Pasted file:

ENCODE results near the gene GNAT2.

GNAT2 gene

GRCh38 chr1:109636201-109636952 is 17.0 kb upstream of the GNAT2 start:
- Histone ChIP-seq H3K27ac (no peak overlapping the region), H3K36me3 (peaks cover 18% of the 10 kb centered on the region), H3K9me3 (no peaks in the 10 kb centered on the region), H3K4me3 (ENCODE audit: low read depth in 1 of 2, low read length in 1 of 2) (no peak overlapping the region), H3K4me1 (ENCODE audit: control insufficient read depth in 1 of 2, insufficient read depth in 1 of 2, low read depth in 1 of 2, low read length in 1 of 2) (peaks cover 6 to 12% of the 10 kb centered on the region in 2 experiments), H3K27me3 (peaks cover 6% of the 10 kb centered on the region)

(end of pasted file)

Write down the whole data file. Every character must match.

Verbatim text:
ENCODE results near the gene GNAT2.

GNAT2 gene

GRCh38 chr1:109636201-109636952 is 17.0 kb upstream of the GNAT2 start:
- Histone ChIP-seq H3K27ac (no peak overlapping the region), H3K36me3 (peaks cover 18% of the 10 kb centered on the region), H3K9me3 (no peaks in the 10 kb centered on the region), H3K4me3 (ENCODE audit: low read depth in 1 of 2, low read length in 1 of 2) (no peak overlapping the region), H3K4me1 (ENCODE audit: control insufficient read depth in 1 of 2, insufficient read depth in 1 of 2, low read depth in 1 of 2, low read length in 1 of 2) (peaks cover 6 to 12% of the 10 kb centered on the region in 2 experiments), H3K27me3 (peaks cover 6% of the 10 kb centered on the region)